|Lab||Genomic instability Lab|
1. Molecular mechanisms that suppress DNA replication defects and chromosomal instabilities
a. Replication fork stress caused by transcription-induced conflicts
Increasing evidence suggest that transcription can be a significant driver of genomic instability. Improper regulation of transcriptional process can impede DNA replication or repair. Conflicts between transcription and replication machineries (e.g. caused by RNA polymerase interfering replication process) is now considered to be an important source for instability of common fragile sites (CFSs), breakage-prone chromosomal loci that are intimately connected to genomic aberrations and cancer development. Cells have evolved mechanisms to suppress the Transcription-Replication Conflicts (TRC), but specific factors or spatio-temporal arrangements involved in mitigating such processes in eukaryotic cells are only beginning to be understood. We are investigating the roles of newly identified complex containing OTUD5 deubiquitinase and FACT (FACilitator of Transcription) histone chaperone, in mitigating TRC and preserving genomic integrity. FACT has emerged as an important regulator of major essential DNA metabolisms including replication, transcription, and repair, yet how its activity is naturally regulated is poorly understood. In addition, we propose that Polycomb group epigenetic silencers (e.g. BMI1, RNF2) play important roles in suppressing the transcription-induced replication fork instabilities. We aim to decipher how these trans-acting factors form a network to promote uninterrupted replication and suppress genomic aberrations and development of tumorigenic
b. Cellular response to DNA double strand breaks
DNA double strand break (DSB) is one of the most lethal and mutagenic forms of DNA damage. Cells can use repair pathways (homologous recombination and non-homologous end joining) to repair DSBs, or cells proceed to programmed cell death to prohibit transmission of faulty genetic materials. When not handled properly, DSBs are known to cause chromosome translocations, cancer, and other pathological conditions. Our lab investigates mechanisms and factors that promote proper processing of DSBs.
c. Deciphering the roles of Fanconi Anemia-associated proteins in replication fork stability.
Fanconi Anemia (FA) is a genomic instability disorder that is associated with defective DNA repair activities. FA individuals display congenital anomaly, bone marrow disorder, and increased cancer incidence. At the cellular level, FA cells show hypersensitivity to DNA damaging agents such as Cisplatin and Mitomycin C. There are currently 19 FA subtypes (FANCA ~ FANCT) identified, whose gene products are believed to function in a common pathway that coordinate and execute DNA repair activities. Presence of such large number of protein subgroups that give rise to FA underscores the complex genetics of the disease and presents FA as an important model disease to study how DNA repair activities are executed in response to genotoxic insults. One of the underlying molecular events defective in the FA cells is monoubiquitination of FANCD2 protein by a group of nuclear FA proteins (FANC-A, B, C, E, F, G, L, and M) that function as an E3 ubiquitin ligase. The monoubiquitinated FANCD2 functionally interacts with other DNA repair proteins, such as RAD51 DNA homologous recombination (HR) repair factor, or nucleases FAN1 and CtIP, to facilitate DNA repair pathways in response to various genotoxic stresses. We are interested in understanding the regulation and function of FANCD2 monoubiquitination, as well as the functional interplay between the FA proteins and the canonical HR repair proteins.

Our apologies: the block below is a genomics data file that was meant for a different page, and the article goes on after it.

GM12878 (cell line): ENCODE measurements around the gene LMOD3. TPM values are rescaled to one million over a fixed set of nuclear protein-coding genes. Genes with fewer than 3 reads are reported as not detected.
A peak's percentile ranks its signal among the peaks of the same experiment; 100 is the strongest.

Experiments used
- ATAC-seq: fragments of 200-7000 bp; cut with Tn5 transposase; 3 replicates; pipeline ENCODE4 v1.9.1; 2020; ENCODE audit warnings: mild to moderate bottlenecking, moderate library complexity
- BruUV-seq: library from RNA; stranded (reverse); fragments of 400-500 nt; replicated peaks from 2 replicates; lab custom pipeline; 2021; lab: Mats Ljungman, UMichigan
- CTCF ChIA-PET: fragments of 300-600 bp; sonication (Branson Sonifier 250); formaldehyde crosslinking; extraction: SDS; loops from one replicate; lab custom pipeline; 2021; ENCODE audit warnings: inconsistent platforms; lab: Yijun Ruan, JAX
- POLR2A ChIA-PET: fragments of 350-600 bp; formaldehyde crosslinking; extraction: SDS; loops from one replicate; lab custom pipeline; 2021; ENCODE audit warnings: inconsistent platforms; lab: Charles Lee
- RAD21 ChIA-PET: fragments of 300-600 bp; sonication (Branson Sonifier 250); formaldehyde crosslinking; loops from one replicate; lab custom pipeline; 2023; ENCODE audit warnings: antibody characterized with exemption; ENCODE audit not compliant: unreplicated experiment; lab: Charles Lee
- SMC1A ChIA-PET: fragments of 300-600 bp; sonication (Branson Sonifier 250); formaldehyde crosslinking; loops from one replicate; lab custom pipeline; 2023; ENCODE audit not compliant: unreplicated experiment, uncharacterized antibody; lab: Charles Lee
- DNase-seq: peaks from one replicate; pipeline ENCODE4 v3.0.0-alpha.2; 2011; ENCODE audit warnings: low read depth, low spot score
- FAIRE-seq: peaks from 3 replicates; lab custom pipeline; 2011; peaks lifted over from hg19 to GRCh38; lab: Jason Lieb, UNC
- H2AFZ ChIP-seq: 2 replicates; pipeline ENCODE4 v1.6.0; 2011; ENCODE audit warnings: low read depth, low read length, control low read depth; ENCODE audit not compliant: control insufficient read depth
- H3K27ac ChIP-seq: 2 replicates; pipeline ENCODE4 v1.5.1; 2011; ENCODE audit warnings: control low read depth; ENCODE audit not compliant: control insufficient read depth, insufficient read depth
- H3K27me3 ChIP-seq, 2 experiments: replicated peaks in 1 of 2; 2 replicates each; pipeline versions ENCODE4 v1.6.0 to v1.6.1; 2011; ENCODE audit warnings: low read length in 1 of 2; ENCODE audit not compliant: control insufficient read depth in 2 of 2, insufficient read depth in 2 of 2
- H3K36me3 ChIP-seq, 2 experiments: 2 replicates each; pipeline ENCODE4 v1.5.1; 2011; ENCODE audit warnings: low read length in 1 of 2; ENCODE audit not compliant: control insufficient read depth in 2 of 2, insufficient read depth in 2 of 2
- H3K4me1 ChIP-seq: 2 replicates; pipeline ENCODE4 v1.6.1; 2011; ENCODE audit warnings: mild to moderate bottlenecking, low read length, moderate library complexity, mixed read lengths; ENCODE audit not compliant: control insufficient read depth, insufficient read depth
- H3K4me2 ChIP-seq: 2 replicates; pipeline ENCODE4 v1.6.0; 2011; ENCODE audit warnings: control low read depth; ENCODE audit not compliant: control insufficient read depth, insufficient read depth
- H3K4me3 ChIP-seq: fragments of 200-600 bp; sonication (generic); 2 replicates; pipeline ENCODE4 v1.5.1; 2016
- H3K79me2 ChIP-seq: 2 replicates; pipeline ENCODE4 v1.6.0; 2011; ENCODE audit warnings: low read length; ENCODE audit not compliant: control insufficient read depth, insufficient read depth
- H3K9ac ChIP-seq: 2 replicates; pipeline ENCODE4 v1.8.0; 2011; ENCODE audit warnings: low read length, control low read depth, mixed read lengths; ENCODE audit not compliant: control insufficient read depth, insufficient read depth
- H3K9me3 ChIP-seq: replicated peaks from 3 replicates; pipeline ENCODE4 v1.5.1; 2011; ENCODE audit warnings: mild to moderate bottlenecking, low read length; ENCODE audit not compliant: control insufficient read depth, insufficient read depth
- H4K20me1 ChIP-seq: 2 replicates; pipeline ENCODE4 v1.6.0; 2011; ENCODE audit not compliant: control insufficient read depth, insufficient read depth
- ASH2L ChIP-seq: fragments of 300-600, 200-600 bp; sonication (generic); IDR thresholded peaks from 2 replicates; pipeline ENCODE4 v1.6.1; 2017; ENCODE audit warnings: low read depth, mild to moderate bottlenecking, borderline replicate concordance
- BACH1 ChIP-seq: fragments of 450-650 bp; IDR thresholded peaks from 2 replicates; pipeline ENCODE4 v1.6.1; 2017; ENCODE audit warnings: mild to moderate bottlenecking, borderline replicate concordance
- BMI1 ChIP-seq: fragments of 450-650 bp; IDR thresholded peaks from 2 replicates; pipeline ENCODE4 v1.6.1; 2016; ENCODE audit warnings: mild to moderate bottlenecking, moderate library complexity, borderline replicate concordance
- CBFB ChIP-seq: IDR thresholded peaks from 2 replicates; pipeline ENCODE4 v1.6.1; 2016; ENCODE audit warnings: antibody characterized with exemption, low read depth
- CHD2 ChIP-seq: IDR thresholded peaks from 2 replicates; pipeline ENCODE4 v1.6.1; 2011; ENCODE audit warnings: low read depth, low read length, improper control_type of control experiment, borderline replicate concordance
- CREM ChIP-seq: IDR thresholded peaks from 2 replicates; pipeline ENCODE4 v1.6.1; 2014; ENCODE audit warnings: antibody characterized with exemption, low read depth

2. Identification of ubiquitin-proteasome machineries in tumor suppression and genomic stability.
The ubiquitin-proteasome system (UPS) is an essential regulatory mechanism for promoting genome stability. E3 ubiquitin ligases and deubiquitinating enzymes (DUBs), integral components of the UPS, have emerged as key players in the maintenance of the genome stability. Our lab particularly studies function and regulation of DUBs in promoting DNA replication fork maintenance and repair in human cells.
For these projects, we use a range of modern molecular biology tools that include mammalian cell culture, RNAi, gene knockouts, confocal microscopy, and mass spectrometry analysis.
Research keywords:Genome stability, DNA damage repair, Ubiquitin-proteolysis, tumor suppressive mechanisms
- Sanchez A, de Vivo A, Tonzi P, Kim J, Huang TT, Kee Y. Transcription-replication collision as a source of common fragile site instability caused by BMI1-RNF2 deficiency. PLOS Genetics. 2020 Mar 6;16(3)
- de Vivo A, Sanchez A, Yegres J, Kim J, Emly S, Kee Y. The OTUD5-UBR5 complex regulates FACT-mediated transcription at damaged chromatin. Nucleic Acids Research, 2019 Jan 25;47(2):729-74
- Sanchez A, de Vivo A, Uprety N, Kim J, Stevens SM Jr., Kee Y. The BMI1-UBR5 axis regulates transcription repression at damaged chromatin. Proc. Natl. Acad. Sci. USA. 2016 Oct 4;113(40):11243-11248
- Cukras S, Lee E, Palumbo E, Benavidez P, Moldovan GL, Kee Y. The USP1-UAF1 complex interacts with RAD51AP1 to promote homologous recombination repair. Cell Cycle 2016 Oct;15(19):2636-2646
- Kee Y*, Huang TT*. The role of deubiquitinating enzymes in DNA repair. Review. Mol Cell Biol. 2015 Dec 7;36(4):524-44. *co-correspondence
- Kee Y*, D’Andrea AD*. Molecular pathogenesis and clinical management of Fanconi Anemia. J. Clinic. Invest. 2012. 122(11):3799-806 *co-correspondence